University. This link provides stories about Elly, Rosa, Noah, Dr Washington, Hannah and many, many others. Like the author Murakami, Perlman writes with a repetitive style which enables the reader to stay connected with the stories and the characters. As the stories unfold the strands come together and we understand why these stories needed to be told. Perlman’s style is brilliant and his storytelling is remarkable. I’m giving it five stars (and Richard thoroughly enjoyed it too!)Carolyn Adams


all creatures...

family reunion WIRES was called to Richmond Hill when a young tawny frogmouth chick was found by volunteer rescuer, William, sitting on the ground with its caring mum sitting on it keeping it warm. Such a vulnerable position was obviously not good. Tawnies normally pick a nest site high in a fairly open large tree. William, and bird coordinator Jane, set out to construct a substitute nest. The first version did not suit, so a second was constructed from a plastic seedling tray which was then lined with sticks and leaves. The substitute nest was tied to a suitable tree and the tawny chick placed in it. All of this activity was closely observed

Poultry Club

The Bangalow Poultry Club has been in recess for six months and all the hard work is over for the breeders. Did they get their genetics right this year? Only time will tell. Members are happy with the breeding season, the champion chickens have been selected and the culls are up for auction. The auction will be held on Sunday, 15 April at the Bangalow Showground and this year we have more surprises for the buyers: parrots (both Australian and foreign), budgerigars, finches, quails, canaries, neophemas and many other caged birds are on offer. The top breeders of the North Coast will also have their stock available as a table sale and will not go to auction. Consequently, the price the breeder has on the bird is the price you will pay. There will also be about 500 poultry, turkeys, geese, guinea fowl and waterfowl up for auction. As usual you must register to be a bidder, the doors will open at 8.30am for inspection of the birds and the auction will start at 10am sharp. The Bangalow Poultry Club Annual Poultry Exhibition will be held on Saturday, 26 May at the showground. You are welcome to come and watch the birds being judged and talk to the stewards. Entry is free. Best wishes to all members who are travelling to Canberra on the long weekend in June for the 2012 Poultry Olympics. For more information on any of the above go to our website – See you at the auction in April, and don’t forget to bring your cage or box and your cash. No cheques thank you.  Glenda McKenzie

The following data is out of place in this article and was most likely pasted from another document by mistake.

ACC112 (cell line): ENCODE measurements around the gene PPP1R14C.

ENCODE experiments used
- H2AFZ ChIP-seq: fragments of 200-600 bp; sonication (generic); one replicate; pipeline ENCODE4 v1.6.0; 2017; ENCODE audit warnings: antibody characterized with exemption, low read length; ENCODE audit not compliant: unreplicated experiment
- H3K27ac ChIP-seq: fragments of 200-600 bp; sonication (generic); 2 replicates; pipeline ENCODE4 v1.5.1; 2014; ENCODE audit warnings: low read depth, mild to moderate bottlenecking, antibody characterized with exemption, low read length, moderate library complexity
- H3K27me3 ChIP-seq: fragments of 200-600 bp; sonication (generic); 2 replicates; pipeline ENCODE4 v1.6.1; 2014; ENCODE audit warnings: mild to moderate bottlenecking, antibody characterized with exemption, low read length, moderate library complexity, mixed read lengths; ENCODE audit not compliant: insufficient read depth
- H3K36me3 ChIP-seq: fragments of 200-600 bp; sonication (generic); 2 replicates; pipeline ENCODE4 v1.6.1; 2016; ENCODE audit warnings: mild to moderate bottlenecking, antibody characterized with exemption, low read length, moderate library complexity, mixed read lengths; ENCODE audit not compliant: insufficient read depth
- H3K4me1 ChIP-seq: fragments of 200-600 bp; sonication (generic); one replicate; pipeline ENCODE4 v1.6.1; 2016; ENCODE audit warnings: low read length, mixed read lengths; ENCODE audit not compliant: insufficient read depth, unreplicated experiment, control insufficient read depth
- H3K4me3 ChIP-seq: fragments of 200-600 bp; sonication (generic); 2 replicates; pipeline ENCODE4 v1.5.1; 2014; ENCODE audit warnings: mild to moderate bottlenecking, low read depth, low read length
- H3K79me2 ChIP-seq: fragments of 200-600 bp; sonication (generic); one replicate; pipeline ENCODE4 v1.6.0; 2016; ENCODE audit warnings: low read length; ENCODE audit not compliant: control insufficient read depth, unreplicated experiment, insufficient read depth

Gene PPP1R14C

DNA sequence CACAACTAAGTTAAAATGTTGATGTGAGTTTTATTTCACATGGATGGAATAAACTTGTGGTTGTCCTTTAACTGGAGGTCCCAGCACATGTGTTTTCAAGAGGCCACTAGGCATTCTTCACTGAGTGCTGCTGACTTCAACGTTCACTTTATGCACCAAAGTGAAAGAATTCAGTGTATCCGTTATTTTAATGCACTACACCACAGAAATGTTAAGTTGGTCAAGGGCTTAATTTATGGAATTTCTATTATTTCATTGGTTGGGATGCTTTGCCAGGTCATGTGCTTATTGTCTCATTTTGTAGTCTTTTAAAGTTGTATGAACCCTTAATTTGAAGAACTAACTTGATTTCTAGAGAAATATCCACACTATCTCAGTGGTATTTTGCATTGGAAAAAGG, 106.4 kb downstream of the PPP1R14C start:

Cane toad musters – are we winning? The big question hanging over much of the effort to control Australia’s myriad feral animals and introduced plants is “could it be possible to halt or reverse the trend?” From camels to foxes and Madeira vine each of the problem species has a particular set of circumstances. We have set out in Bangalow to join other areas of the shire in trying to reduce the numbers of cane toads through catching and humanely dispatching them. In last year’s musters we got over 80 in the first couple, then 100. In the recent 9 February muster we had about 30 people and caught only 37 toads. Disappointing for the kids but it raises the question – are we having an impact already? It seemed like a good night for toads; warm, and there’d been rain. If we’re taking them off the streets, why can’t we think about getting the others that are hiding in backyards and around farm dams – the most likely remaining concentrations of toads? At the next muster we’ll send catchers around to get your toads if you want to report them. Take a look at your farm dam at night if you have one. Sms me an address, and how many toads, and we’ll come and get them. Text to 0421 822 874. The muster will be on March 9 at 7.30-9pm. Interesting website to check out when you have a minute:  David Pont

Bangalow Public School

BANGALOW Wholesale Nursery “Growing Strong”

For native animal rescues and assistance call A happy and bright future for our kids MARCH 2012 MARCH 2012

by the caring tawny parents. Even though it was daylight, a time when tawnies don’t usually fly, the mother bird made her way in stages over to the new nest and sat on her baby. WIRES checked the next day and found mother bird sitting with her chick in the new nest while the father roosted nearby. A happy ending for all. WIRES welcomes calls seeking information or reporting your sightings or experiences. We are an all-volunteer organisation and need more members in all parts of the Northern Rivers. See our ad below or check out our website at www.  Muriel Kinson

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village pumped

FEDERAL COMMUNITY ENDEAVOURS TO SAVE THE OLD village CHURCH The Federal community has taken the tough decision to buy back the Anglican Church; tough because after extensive negotiations the Anglican Church has agreed to sell at the whopping price of $200,000. It is an enormous task but with one voice at the meeting on Saturday, 4 February, the people decided to buy the church so as to preserve our rich history; history that makes Federal and the surrounding villages unique to the Northern Rivers. The land was originally donated by a local farmer. The church was built in 1909 with the money raised by the blood, sweat and tears of the pioneers of this area. The Anglican Church then purchased the property for five shillings five years later. Here we are 100 years or so later trying to buy it back. As we see rural communities struggling to maintain their identity and history we have decided to rise to the challenge and secure our history and secure the property in perpetuity for future generations. Quite a number of local families have